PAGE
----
The book may end seeming a bit dated to some, as the last chapter only goes through 1997 (with a passing reference, oddly enough, to 2002). Duffy covers the highly controversial papacy of Pius XII with a good bit of critical sympathy and then proceeds to discuss the period of Vatican II and what a watershed event it was. He notes the theological changes, the political tensions and the changes that occurred between popes John XXIII and Paul VI as the latter continued to convene the council. He concludes with the current pope, John Paul II, noting his philosophical brilliance, his desire for reunion with the Eastern Orthodox Church and his conservativism regarding the theology of the papacy. He notes that John Paul II is a complex figure, at once a humanist and theologically conservative, defying the simple labels of "liberal" or "conservative". Although John Paul II's full history has yet to be written, Duffy provides an excellent trajectory from where he has gone to where he is likely to go by the end of his life.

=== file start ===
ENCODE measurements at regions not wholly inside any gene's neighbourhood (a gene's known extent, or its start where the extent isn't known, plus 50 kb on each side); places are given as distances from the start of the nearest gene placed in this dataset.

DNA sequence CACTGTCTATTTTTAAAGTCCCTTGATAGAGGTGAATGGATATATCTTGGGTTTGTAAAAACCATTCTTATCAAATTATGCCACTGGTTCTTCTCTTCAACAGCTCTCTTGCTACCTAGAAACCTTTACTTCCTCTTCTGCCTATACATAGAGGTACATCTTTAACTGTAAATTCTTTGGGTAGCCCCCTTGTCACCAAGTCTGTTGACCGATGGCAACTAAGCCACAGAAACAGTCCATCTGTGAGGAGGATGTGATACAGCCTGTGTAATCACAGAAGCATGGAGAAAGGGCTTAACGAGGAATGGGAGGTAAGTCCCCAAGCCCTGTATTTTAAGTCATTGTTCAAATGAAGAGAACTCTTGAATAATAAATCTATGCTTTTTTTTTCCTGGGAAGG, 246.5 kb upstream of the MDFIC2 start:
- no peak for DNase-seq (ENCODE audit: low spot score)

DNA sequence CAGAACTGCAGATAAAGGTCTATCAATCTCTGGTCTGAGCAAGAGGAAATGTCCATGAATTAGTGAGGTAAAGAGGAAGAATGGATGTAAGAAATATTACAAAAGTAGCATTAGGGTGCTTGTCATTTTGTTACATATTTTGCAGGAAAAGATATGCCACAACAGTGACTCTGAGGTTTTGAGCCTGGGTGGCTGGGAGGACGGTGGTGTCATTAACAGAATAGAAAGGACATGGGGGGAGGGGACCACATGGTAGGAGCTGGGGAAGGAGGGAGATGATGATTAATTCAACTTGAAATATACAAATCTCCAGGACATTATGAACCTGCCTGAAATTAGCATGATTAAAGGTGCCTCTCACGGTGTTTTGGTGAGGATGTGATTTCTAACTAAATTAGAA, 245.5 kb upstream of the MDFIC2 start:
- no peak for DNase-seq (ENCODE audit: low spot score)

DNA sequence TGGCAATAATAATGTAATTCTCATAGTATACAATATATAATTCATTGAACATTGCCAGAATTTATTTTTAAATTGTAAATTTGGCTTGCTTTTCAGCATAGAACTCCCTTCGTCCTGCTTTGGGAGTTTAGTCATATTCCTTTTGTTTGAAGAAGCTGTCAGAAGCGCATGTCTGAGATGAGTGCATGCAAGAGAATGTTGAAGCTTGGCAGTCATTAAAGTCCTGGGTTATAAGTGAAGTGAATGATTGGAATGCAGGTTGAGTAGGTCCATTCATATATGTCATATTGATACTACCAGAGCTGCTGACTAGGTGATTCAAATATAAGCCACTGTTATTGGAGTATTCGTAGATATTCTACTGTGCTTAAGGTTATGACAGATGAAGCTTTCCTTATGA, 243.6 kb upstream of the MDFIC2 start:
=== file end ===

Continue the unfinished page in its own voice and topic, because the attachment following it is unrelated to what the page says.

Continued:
My only complaint with the book is that Duffy shows something of an ambivalent attachment style to most of the popes after 1054. While a "liberal" such as John XXIII garners heavy praise from him, other popes less conducive to the modern era are denigrated. The question is, "what makes the modern era so great and why should modernizing trends be seen as necessary and/or good?" In many ways, I agree with Duffy, but would also prefer to not have a pope praised at one point and then berated only a few pages later; at points Duffy sounds like a broken record as he oscillates between the two for one pope after another.
In the end, though, this is a very well written book. The appendices - a list of the popes, a glossary and how a pope is made today - are helpful. The history of the papacy is a thick one and Duffy does not make light of this, including at the end of his book a bibliographical essay that details secondary and primary sources that further illuminate each time period he covers. For a fuller understanding of Western political and/or religious history, historical theology and/or Roman Catholicism, this is a find edition to include in one's library.